It has been long known Liverpool manager Brendan Rodgers has a bone to pick with England manager Roy Hodgson over his treatment of Daniel Sturridge's training regime.
Hodgson's 'deviation' from Sturridge's normal training procedure lead to a thigh injury that has kept him out of action throughout the whole of September and half of October.
That spat has now needlessly transferred over to another Liverpool and England star, Raheem Sterling.
Sterling has rapidly become an undroppable player for both Liverpool and England, so when he was, well, dropped for the game against Estonia, fans and the media put two and two together and acussed Hodgson of bowing down to the supposed requests of Rodgers.
Amid the backdrop of accusations, Hodgson has repeatedly ramped up the point scoring games he and Rodgers seem to pettily uphold.
Before the game with Estonia began, Hodgson justified his decision to drop Sterling by literally dropping Sterling in the middle of the crossfire. He told ITV: "Yesterday we trained but Raheem was complaining a little about being tired and was not at his best."
The jibes continued after the game as Hodgson switched his attentions to Brendan Rodgers, whilst painting himself as the innocent party in the war of words. In a post-match interview with Radio 5 Live, Hodgson stated: "He said, 'I'm feeling tired, I'd rather sit this one out'. The 67-year-old added: "It's unfair if all the expectations to give the player a little bit of a break fall on me."
Yesterday, Hodgson then berated the two-day rest programme managers like Brendan Rodgers and Jose Mourinho like to implement.
"Raheem might say it is something that is becoming ingrained in him and that he felt the need to talk about being tired more than he would normally do," said Hodgson.
"But I don't think there is a lot of medical evidence to support the 'two-day recovery'. Certainly, the Germans who you admire so much, they don't do it.
"Obviously we did it from the start [of Hodgson's reign]. We had people like John Terry, Ashley Cole, Steven Gerrard and Frank Lampard who I felt would be better off having an extra day or whatever.
"I would not expect players to take it for granted there will be two-day recoveries but, on the other hand, it could easily be like this time when we did virtually nothing in terms of what I consider to be training the day after the game.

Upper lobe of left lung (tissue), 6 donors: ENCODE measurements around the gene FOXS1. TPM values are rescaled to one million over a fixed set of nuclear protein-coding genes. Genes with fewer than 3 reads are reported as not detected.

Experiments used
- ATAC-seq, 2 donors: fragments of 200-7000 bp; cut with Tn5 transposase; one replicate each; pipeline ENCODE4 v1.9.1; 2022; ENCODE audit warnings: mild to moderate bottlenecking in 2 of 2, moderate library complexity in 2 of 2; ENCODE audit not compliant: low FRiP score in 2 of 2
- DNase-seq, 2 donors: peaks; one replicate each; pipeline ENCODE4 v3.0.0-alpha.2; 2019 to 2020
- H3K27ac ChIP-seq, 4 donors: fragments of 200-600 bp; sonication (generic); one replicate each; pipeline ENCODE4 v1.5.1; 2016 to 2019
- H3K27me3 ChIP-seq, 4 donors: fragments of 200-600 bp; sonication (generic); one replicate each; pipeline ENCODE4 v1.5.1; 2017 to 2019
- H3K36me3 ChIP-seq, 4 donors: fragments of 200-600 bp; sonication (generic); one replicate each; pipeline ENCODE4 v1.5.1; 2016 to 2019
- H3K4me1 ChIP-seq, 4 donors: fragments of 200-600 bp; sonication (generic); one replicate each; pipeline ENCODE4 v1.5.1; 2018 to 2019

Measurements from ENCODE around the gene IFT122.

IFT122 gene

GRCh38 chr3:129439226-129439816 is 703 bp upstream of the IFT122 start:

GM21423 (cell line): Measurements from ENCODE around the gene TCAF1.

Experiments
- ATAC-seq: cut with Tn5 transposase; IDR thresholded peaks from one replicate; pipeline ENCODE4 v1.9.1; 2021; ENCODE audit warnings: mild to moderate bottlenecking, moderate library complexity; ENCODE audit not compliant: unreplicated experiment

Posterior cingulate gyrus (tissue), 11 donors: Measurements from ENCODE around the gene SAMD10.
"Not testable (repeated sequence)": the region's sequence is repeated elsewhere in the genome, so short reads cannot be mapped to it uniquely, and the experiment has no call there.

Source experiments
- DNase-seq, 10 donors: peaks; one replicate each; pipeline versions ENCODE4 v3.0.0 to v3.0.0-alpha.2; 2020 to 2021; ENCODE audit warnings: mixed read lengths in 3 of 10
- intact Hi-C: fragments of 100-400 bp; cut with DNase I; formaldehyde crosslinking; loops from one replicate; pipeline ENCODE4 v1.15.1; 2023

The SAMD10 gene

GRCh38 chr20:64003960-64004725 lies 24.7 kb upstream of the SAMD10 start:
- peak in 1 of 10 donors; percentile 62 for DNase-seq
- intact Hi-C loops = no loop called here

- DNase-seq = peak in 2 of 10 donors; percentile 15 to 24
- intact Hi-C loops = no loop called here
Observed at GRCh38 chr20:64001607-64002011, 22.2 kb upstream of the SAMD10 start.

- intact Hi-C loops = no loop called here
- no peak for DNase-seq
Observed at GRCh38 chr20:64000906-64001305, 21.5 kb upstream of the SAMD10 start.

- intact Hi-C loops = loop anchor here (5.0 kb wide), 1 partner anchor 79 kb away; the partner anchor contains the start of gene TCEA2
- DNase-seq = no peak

"We did 40 minutes, including a warm-up, the day before the game and that was at a fairly low-level intensity. That was my decision.
"I should speak to Brendan, but it really is very simple and I am sure he understands that situation.
"He has played a lot of games recently and it is the first year in the Champions League for Liverpool for a while so the games have obviously been quite high pressure.
"But Brendan has been talking anyway about the pressures Raheem has been under and the fatigue that may have set in a little bit, so I am pretty sure he will be dealing over the next month with Raheem as he sees fair."
In the midst of all the back-talking and points scoring, Sterling has been getting a lot of scorn for something that is actually quite justified considering how much his football time has actually trebled over the past year.
When asked why Sterling was dropped, it would have been easier for Hodgson to say Lallana was in better form (something not too far from the truth) or the simple cliche of, (insert player here) would have added something different.
Either response would have satisfied media and fan interest in why Sterling was dropped, deflecting attention away from the player - a good sign of good man management.
Instead, Hodgson decided his conflict with Rodgers was more important that protecting his player. The end result of Hodgson's ego is large swathes of the nation thinking (rightfully or wrongfully) that Sterling is a petulant youth who does not understand how lucky he is.
The affair may have caused untold damage to Sterling's psyche - something Gary Linekar alludes to (below).